High Frequency Trading Definition

High-frequency trading (HFT) is a type of algorithmic trading which uses advanced technological tools and computer algorithms to rapidly trade securities. With today’s technology, proprietary trading strategies can be carried out by computers to move in and out of trading positions in less than a second. High frequency trading is built on being able to trade extremely fast, and so the performance of strategies often relies on the processing speed of their trades in relation to the competition. In 2009, HFT accounted for 60-73% of all US equity trading volume, although that number then fell to approximately 50% in 2012 following some stability worries (more on that below).

Because of the sheer volume of trades made, and the speed at which buying turns to selling, high frequency trading strategies don’t need to – and don’t – make large profits with each trade. In fact, some trades can make as low as a penny or even a fraction of a penny each time. High frequency trading also doesn’t involve the use of leverage, and no positions are held, giving it a Sharpe ratio much higher than more traditional holding strategies (which denotes a far lower level of risk per trade).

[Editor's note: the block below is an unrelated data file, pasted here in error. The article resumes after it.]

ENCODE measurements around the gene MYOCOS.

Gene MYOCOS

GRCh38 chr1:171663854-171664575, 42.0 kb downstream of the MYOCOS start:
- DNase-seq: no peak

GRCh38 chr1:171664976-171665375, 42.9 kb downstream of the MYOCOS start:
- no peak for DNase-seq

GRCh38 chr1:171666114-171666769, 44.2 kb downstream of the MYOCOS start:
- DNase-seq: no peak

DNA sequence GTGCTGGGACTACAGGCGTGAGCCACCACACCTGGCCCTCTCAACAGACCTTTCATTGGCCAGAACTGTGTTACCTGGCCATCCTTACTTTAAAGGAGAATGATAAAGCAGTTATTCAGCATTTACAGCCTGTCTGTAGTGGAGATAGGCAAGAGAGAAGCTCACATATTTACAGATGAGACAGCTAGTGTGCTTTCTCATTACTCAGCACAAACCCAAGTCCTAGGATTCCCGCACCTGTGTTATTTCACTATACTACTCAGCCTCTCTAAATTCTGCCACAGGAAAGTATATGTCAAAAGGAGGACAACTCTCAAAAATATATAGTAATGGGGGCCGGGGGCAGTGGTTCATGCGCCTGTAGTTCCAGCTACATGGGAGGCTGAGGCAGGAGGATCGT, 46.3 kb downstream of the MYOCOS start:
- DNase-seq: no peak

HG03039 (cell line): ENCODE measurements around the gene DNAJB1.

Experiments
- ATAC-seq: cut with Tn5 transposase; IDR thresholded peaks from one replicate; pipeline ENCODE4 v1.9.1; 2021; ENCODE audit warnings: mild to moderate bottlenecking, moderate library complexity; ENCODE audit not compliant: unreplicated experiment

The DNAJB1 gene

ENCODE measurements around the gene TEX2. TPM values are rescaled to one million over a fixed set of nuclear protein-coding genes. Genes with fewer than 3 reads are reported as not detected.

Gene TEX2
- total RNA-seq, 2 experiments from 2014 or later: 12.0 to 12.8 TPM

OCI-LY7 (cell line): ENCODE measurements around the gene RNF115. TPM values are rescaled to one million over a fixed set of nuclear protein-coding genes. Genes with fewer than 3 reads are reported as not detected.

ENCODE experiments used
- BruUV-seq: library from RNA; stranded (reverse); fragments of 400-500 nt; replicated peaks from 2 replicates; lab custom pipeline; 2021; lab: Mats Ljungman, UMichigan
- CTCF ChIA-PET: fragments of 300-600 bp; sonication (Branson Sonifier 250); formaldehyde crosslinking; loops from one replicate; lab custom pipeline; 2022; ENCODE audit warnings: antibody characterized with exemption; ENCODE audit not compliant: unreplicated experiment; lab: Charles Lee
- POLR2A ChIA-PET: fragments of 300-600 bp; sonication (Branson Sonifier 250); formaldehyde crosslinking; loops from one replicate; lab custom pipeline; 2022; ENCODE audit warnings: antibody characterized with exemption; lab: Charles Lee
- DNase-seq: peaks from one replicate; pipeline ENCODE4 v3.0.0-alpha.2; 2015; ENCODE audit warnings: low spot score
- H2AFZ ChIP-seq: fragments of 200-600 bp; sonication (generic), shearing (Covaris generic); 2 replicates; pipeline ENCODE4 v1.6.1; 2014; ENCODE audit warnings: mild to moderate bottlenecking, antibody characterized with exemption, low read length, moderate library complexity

Is HFT Dangerous For Markets?

While many traders have welcomed the advent of technology in finance, there are many others who believe HFT and electronic trading methods are putting severe strain on the markets. For example, Algorithmic trading, and particularly the high frequency type, were both found to have contributed to the extreme volatility witnessed in the so-called ‘Flash Crash’ of May 6, 2010, when worries about the debt crisis in Greece and the removal of liquidity providers from the market saw the Dow Jones drop 1,000 points in about 10 minutes. Thankfully, the same technologies presumably helped it recover again just 20 minutes later!